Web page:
[ MAMIYA RZ67 PRO IID + MAMIYA 7II + MAMIYA RB67 PRO SD ]
MAMIYA CAMERAS [ YES ]
CAMERAS: New Mamiya 6, Mamiya 7II, RB67 ProSD, RZ67 Pro IID
MAMIYA 6 LENSES: 50/4, 75/3.5, 150/4.5
MAMIYA 7 LENSES: 65/4, 150/4.5
RB67 Pro-S LENSES: 50mm f/4.5C, 127mm f/3.8C, 180mm f/4.5C
RZ67 Pro IID LENSES: 50/4.5, 110/2.8, 140/4.5 M, 180/4 L Soft
ACCESSORIES: Extension Tubes, 1.4 Teleconverter, Eyepiece Magnifier
DIGITAL BACK: Phase One P45
[ MAMIYA 6 LENS HOODS & FILTERS + BODY + 50/4, 75/3.5 & 150/4.5 LENSES ]
NEW MAMIYA 6
I discovered my love for medium-format rangefinder cameras when I started with the Mamiya 7II. While the Mamiya 7II is an excellent camera, I sold it off because I prefer shooting in square format. In the early 90s, I was introduced to the New Mamiya 6 by a student who rented one and brought it into class. At the time, I was already using square film with my Hasselblads in my studio business and didn’t have much time for anything other than work, teaching, and raising a family. But I always remembered how much I liked the camera and hoped to shoot with one someday.
The Mamiya 6 is my go-to film camera when I’m out and about. It’s lightweight and has beautiful glass with good metering. I only wish for a wider lens, as the Mamiya G 50mm f/4 has not been wide enough on a few shoots. My kit includes the lenses Mamiya only made for the New Mamiya 6: the 50/4, 75/3.5, and 150/4.5. The entire kit fits into a small backpack, which doesn’t look like a camera backpack, making it easy to carry around while looking like a tourist.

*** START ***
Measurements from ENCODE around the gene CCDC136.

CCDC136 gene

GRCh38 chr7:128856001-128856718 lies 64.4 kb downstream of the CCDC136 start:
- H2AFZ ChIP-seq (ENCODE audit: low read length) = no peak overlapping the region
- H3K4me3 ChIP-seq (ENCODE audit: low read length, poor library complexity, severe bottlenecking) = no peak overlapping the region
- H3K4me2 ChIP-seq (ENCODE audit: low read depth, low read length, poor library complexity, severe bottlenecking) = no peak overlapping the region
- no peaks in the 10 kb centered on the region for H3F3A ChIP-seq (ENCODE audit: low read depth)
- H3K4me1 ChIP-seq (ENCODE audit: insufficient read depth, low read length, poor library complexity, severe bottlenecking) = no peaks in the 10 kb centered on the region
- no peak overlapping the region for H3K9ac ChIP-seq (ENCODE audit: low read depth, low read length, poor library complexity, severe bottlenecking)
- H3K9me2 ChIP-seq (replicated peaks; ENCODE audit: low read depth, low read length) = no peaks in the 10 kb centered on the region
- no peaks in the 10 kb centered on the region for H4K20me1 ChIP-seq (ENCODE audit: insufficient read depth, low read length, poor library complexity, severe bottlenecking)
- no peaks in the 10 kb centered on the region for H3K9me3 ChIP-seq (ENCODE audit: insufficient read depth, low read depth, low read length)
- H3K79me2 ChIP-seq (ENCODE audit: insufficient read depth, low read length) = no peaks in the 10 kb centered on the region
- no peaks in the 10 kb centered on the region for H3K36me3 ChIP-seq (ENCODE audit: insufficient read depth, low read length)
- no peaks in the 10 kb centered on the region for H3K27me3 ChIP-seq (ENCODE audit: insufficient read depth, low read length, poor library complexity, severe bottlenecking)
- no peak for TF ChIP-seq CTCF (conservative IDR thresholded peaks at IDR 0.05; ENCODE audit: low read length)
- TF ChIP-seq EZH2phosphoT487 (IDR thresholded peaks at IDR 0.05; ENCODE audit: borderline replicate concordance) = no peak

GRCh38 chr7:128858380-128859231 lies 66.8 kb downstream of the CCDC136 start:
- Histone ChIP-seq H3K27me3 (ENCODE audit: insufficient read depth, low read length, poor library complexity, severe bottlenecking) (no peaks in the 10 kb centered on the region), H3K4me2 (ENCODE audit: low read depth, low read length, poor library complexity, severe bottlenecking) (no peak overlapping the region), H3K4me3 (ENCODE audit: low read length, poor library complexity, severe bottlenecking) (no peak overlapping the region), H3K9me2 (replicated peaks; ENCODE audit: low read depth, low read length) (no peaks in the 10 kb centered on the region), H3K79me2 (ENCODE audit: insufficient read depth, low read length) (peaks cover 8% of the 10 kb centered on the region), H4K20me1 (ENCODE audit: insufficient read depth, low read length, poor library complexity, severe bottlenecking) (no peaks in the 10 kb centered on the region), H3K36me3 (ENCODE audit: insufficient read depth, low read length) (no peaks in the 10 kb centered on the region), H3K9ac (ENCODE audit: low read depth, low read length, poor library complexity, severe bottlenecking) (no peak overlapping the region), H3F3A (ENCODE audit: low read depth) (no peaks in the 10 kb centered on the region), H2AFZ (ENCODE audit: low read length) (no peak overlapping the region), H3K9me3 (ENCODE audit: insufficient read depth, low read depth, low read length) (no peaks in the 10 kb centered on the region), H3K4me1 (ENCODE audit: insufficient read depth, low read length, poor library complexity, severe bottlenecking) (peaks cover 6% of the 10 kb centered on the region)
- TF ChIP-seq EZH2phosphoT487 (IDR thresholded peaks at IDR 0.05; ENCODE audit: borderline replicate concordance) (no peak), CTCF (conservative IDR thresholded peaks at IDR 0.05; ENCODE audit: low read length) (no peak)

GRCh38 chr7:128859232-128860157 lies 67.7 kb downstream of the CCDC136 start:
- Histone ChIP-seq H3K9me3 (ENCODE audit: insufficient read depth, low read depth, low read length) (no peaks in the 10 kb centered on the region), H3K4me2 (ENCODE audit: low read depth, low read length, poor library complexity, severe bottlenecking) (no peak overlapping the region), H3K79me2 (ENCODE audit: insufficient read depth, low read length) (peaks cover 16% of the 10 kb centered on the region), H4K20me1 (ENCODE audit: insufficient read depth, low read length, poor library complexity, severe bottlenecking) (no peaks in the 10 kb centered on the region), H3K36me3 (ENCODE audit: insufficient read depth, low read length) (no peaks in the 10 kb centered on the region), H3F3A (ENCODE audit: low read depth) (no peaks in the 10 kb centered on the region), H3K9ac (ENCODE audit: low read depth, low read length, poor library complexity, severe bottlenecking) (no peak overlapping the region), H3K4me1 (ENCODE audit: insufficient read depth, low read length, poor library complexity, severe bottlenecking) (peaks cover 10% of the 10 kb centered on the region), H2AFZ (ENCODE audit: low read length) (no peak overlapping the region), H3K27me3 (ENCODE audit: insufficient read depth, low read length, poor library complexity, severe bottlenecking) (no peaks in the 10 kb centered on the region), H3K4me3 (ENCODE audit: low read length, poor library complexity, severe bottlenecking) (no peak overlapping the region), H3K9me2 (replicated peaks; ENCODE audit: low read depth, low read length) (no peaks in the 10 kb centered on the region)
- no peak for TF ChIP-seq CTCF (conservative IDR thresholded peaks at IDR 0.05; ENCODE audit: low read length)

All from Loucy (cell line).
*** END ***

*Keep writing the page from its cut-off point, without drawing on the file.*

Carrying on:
The lenses are excellent, and I have yet to experience problems with rangefinder focusing. I’m always happy with the finished film and prints. The Mamiya 6 is a highly sought-after camera, and with good reason. However, finding parts and repairpeople for them is becoming increasingly difficult. Therefore, I always try to keep my kit in top shape because it’s a keeper.
[ MAMIYA RB 67 WLF + RB/Z EYEPIECE MAGNIFER + RZ TUBES & TELECONVERTER ]
MAMIYA RB & RZ ACCESSORIES
Pictured above are a few RB and RZ accessories I found in my gear closet and photographed to sell. How often do we see a Like New RB Waist Level Finder? Not often. That went fast! I did have an RB for a short while, and it was a very nice camera, just too heavy for my special event photography, but for a studio portrait camera, it would fit my needs.
Next is the MS 13 Flip-up Magnifier Eye-Piece for RB or RZ. I acquired it while shooting a beautiful RZ IID with a Phase One P45 digital back. Unfortunately, I experienced focusing issues, a common problem with most film-era medium format cameras mated with a digital back without Live View. Unlike a film plane, the plane of focus with a digital sensor has about none to zero tolerance. The best solution is to focus on the actual sensor, which is what Live View does. I used the MS 13 in a last-ditch effort to keep the RZ because I liked shooting with it a lot, but I could not remedy the situation even with the added focus magnification. I have never experienced focusing issues before the RZ and the P45 combination. Focusing the P45 via ground glass works for me 100% of the time. Focusing issues with digital backs got fixed with the advent of Live View, thank goodness.
Finally, some lovely extension tubes and a teleconverter for the RZ IID are next. No matter what medium format SLR I shoot, I always have extension tubes and a teleconverter. I shoot probably more macro than the average photographer. The middle image below of the purple coneflowers was created using the No. 2 extension tube and the Mamiya RZ 140mm F/4.5 M lens. If you want to know if I like the RB or RZ enough to own another, I will enjoy shooting with either in the studio, with the RZ being my first choice, but I have enough gear already, but if I did not … I’d want an RZ and at least three of their beautiful lenses.